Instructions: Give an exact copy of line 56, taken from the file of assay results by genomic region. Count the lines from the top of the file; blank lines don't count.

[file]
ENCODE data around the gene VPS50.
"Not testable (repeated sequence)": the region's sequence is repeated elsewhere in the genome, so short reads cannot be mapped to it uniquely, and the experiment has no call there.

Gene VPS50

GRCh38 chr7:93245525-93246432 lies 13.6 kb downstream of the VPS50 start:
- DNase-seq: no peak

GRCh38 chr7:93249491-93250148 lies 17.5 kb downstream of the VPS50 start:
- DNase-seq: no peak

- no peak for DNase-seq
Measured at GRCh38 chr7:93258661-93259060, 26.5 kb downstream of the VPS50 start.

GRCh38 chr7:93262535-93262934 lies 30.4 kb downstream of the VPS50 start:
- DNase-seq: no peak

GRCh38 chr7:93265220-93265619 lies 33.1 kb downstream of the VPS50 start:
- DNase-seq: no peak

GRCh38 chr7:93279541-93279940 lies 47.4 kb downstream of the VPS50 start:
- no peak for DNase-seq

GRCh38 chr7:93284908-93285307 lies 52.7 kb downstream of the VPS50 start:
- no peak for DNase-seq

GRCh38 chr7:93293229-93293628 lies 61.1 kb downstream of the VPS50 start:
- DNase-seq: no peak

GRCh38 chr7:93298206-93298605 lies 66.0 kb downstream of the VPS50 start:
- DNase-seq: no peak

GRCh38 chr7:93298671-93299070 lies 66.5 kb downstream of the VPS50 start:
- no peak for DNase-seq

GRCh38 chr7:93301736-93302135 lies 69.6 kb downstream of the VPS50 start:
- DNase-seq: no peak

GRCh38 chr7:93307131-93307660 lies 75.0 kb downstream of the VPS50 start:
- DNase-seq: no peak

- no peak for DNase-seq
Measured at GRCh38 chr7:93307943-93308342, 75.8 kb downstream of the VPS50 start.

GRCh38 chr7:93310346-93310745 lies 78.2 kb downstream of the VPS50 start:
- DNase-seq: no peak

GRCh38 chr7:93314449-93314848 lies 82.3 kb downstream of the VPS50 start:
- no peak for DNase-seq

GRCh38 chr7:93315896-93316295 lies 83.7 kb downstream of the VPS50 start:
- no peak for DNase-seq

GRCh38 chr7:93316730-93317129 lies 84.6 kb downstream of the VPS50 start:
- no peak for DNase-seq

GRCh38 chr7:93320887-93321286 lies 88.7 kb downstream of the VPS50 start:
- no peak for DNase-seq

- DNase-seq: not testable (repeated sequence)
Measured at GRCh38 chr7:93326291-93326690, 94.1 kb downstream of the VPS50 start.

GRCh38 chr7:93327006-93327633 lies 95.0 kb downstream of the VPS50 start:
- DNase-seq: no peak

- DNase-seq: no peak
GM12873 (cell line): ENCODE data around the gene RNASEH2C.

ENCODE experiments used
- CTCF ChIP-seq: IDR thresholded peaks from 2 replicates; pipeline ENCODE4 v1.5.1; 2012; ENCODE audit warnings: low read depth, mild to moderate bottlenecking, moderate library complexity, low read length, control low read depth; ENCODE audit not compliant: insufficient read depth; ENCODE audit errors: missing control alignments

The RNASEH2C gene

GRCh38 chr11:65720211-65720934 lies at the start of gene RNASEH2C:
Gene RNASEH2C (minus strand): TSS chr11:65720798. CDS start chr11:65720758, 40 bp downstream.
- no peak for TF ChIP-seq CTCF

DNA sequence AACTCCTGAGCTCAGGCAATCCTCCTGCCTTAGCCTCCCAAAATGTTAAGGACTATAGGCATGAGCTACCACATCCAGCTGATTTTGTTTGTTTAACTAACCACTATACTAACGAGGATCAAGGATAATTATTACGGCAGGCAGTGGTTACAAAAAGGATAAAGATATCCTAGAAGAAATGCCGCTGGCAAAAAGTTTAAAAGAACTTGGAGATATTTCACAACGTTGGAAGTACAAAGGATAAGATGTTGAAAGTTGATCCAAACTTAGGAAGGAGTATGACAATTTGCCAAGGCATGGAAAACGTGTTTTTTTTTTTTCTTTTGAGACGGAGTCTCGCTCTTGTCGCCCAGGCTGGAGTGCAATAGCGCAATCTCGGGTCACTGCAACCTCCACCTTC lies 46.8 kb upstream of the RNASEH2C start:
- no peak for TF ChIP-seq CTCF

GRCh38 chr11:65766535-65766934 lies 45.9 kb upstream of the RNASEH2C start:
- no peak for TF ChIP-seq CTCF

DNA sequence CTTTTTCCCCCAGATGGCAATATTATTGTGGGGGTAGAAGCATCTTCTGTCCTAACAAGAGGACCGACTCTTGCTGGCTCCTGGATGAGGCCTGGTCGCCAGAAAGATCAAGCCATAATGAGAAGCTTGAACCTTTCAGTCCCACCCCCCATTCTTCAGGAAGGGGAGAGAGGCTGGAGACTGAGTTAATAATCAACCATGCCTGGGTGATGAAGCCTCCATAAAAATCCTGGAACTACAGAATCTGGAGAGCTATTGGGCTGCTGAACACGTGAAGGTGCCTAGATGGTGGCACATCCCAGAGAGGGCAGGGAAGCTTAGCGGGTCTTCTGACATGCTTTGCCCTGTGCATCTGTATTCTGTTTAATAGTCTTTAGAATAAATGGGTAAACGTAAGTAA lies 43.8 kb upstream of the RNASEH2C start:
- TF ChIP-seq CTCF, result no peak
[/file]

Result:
DNA sequence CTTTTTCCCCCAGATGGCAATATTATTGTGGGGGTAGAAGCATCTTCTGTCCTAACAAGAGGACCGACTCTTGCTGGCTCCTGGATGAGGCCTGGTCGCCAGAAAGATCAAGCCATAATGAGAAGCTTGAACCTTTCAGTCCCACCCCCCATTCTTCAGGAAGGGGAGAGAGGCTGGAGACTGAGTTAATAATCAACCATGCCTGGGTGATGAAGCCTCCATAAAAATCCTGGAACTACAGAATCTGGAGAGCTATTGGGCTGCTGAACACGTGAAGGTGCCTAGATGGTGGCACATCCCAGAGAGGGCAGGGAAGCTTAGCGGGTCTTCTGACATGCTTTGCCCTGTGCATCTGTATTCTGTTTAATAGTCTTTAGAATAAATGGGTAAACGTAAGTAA lies 43.8 kb upstream of the RNASEH2C start: